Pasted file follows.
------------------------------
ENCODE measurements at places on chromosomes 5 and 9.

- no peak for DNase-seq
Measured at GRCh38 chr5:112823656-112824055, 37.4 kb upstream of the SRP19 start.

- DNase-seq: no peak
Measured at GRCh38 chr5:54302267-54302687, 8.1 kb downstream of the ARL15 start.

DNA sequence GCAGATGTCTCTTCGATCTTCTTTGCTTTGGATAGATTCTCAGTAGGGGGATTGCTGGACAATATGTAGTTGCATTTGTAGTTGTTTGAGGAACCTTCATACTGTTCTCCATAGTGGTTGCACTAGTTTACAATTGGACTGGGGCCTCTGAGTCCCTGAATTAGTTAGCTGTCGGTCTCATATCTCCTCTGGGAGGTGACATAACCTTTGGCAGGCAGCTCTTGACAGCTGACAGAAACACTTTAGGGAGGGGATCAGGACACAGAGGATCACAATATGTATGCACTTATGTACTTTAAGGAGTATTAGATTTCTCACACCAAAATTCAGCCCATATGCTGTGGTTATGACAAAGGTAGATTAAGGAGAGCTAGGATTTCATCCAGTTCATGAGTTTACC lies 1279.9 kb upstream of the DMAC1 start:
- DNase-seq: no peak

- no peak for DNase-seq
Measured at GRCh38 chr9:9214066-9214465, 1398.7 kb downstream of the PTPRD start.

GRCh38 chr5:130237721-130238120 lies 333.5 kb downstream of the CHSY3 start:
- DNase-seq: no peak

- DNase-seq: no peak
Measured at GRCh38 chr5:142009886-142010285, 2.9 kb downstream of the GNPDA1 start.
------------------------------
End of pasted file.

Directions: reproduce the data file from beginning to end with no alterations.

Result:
ENCODE measurements at places on chromosomes 5 and 9.

- no peak for DNase-seq
Measured at GRCh38 chr5:112823656-112824055, 37.4 kb upstream of the SRP19 start.

- DNase-seq: no peak
Measured at GRCh38 chr5:54302267-54302687, 8.1 kb downstream of the ARL15 start.

DNA sequence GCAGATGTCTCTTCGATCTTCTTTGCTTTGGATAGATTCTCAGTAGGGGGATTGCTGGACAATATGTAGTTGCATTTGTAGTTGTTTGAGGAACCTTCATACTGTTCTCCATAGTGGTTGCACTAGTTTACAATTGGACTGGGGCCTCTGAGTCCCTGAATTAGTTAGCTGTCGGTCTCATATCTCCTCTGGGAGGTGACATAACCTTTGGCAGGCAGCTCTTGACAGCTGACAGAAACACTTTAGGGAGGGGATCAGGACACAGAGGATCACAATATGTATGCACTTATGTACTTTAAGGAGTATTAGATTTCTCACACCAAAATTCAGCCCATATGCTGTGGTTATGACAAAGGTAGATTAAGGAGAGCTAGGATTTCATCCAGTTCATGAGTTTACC lies 1279.9 kb upstream of the DMAC1 start:
- DNase-seq: no peak

- no peak for DNase-seq
Measured at GRCh38 chr9:9214066-9214465, 1398.7 kb downstream of the PTPRD start.

GRCh38 chr5:130237721-130238120 lies 333.5 kb downstream of the CHSY3 start:
- DNase-seq: no peak

- DNase-seq: no peak
Measured at GRCh38 chr5:142009886-142010285, 2.9 kb downstream of the GNPDA1 start.